Le’Veon Bell Blasts NFL For Doing Sam Darnold ‘Dirty’ By Airing Ghost Comments In Embarrassing Loss

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The best thing to happen to Sam Darnold is that everyone has shifted their focus from his historically bad Monday Night Football performance to a debate about privacy infractions.

ESPN aired a clip of Sam Darnold vocalizing what everyone who was watching already knew:

Weird. I would have thought Darnold was seeing the entire field a la Bradley Cooper in Limitless, ya know considering he finished with four interceptions, a fumble, and a 3.6 passer rating.

Nonetheless, Jets coach Adam Gase already admitted that he was “bothered” by ESPN for putting his franchise quarterback out like that and allowing for the media to control the narrative.

Exhibit A.

Jets running back Le’Veon Bell shared in Gase’s disappointment and took to Twitter to share his take.

NY Daily News reporter and known Patriots hater Manish Mehta detailed how the mic’d up process works and claims that the powers-that-be at NFL Films were not happy with the release of the ghost comments.

NFL Films signed off on Sam Darnold’s “ghosts” comment to be aired. They had a rep on site. My understanding is that people high on NFL Films totem pole are not happy that their rep cleared this for air.

ESPN requested Sam Darnold to be Mic’d up. Jets were receptive to that. Welcomed it. NYJ had agreed to have Darnold Mic’d up for the Week 2 primetime game vs Browns, but he got mono. Jets did not have a rep sign off on “ghosts” comment to be aired.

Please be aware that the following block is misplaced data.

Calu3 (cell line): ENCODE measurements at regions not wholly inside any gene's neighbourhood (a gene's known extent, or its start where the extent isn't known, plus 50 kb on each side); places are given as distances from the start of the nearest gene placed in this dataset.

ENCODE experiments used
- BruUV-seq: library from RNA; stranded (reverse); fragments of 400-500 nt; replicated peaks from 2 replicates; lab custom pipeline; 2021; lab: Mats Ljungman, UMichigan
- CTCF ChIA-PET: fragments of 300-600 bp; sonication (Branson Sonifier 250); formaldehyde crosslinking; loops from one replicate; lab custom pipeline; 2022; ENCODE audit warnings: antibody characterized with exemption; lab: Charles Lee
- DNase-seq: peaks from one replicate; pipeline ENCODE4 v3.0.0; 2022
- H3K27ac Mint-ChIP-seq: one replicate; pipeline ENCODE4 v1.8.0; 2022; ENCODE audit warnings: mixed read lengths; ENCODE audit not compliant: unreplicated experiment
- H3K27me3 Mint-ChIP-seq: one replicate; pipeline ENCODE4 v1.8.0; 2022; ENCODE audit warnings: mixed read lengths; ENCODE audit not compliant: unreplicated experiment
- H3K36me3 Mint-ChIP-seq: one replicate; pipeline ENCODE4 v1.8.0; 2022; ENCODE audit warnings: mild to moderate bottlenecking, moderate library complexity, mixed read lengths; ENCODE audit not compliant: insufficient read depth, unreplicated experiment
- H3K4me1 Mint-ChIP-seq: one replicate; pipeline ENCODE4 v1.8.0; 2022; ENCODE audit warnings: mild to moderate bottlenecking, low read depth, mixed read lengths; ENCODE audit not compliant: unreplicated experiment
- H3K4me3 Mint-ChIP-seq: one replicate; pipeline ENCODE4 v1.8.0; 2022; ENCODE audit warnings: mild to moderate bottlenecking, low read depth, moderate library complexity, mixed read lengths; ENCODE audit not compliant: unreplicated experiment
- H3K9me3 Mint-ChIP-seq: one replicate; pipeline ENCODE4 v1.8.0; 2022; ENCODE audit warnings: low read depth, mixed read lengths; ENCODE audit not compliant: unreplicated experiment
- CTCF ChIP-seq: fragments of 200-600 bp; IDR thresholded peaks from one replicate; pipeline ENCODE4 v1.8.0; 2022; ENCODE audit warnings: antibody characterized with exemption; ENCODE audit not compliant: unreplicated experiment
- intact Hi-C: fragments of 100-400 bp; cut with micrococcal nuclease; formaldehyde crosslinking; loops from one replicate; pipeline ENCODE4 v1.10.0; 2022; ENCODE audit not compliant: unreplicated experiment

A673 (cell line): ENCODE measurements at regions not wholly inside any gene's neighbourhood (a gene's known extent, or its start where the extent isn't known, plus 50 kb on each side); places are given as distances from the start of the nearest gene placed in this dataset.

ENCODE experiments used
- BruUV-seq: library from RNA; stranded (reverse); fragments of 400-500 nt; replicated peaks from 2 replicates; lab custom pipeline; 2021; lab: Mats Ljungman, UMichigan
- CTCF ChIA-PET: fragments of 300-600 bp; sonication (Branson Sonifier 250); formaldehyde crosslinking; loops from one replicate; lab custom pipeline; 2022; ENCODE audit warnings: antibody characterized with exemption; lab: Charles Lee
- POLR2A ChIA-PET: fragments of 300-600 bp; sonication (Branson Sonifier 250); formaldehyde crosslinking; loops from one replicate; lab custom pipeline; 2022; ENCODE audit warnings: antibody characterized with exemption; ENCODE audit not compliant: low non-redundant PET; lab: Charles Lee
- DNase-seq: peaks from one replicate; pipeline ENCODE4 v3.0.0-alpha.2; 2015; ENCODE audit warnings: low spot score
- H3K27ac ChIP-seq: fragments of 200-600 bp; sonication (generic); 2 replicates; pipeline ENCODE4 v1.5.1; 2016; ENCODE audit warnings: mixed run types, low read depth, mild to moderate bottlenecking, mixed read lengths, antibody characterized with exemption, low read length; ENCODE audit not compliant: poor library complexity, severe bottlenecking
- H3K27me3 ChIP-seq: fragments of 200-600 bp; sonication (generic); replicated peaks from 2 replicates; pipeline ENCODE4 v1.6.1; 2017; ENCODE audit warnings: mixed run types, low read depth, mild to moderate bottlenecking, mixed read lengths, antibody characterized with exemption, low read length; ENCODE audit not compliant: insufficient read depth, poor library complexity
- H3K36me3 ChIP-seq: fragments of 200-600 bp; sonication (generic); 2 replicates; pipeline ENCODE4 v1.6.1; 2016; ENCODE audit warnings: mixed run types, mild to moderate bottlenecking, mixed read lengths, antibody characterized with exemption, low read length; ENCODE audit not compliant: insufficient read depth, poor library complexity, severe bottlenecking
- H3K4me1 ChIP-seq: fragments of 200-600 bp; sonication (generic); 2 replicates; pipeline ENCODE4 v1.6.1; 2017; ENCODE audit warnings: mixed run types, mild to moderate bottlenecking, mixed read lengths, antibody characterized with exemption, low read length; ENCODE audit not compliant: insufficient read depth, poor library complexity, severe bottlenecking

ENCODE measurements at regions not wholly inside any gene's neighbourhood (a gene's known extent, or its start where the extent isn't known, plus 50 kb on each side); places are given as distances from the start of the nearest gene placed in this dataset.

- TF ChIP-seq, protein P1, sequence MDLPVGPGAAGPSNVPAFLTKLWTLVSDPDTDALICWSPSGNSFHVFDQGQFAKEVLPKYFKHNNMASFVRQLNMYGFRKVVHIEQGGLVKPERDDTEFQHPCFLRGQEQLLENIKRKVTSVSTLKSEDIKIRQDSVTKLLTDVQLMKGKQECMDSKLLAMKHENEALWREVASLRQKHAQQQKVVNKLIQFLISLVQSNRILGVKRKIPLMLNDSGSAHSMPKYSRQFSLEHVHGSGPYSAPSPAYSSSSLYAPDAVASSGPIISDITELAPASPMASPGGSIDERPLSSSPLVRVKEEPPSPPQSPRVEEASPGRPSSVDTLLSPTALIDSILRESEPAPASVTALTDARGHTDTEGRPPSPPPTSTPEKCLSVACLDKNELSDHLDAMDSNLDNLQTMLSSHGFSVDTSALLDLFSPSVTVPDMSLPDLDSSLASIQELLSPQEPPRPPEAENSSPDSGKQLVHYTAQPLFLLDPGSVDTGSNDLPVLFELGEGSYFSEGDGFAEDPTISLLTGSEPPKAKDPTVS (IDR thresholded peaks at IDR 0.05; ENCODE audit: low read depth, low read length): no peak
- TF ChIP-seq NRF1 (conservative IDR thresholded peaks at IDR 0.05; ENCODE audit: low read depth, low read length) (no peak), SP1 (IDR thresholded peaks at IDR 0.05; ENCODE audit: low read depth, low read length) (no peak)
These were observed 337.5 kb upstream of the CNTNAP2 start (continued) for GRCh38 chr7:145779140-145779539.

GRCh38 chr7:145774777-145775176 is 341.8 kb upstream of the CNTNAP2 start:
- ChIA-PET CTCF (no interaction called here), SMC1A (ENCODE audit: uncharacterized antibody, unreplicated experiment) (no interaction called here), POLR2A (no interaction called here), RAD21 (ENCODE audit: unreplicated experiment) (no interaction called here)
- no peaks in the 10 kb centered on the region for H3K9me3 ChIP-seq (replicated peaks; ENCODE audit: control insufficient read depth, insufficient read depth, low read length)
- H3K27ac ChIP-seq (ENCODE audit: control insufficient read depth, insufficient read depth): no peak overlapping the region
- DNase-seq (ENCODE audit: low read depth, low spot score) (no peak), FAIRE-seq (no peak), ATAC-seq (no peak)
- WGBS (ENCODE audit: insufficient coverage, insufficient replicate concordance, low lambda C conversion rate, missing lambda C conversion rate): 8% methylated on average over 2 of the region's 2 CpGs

Finally, ESPN doesn’t have any control over what gets aired or not from the Mic’d player. This was a decision made by an on-site NFL Films rep. Bottom line: Players say things like this on sideline a lot. Jets –and Darnold– got screwed here. The organization should be pissed.

I really do not understand how the organization is outwardly aghast over these comments and not trying to channel its energy towards not sucking.

The Jets are going to Jet, I guess.


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Matt’s love of writing was born during a sixth grade assembly when it was announced that his essay titled “Why Drugs Are Bad” had taken first prize in D.A.R.E.’s grade-wide contest. The anti-drug people gave him a $50 savings bond for his brave contribution to crime-fighting, and upon the bond’s maturity 10 years later, he used it to buy his very first bag of marijuana.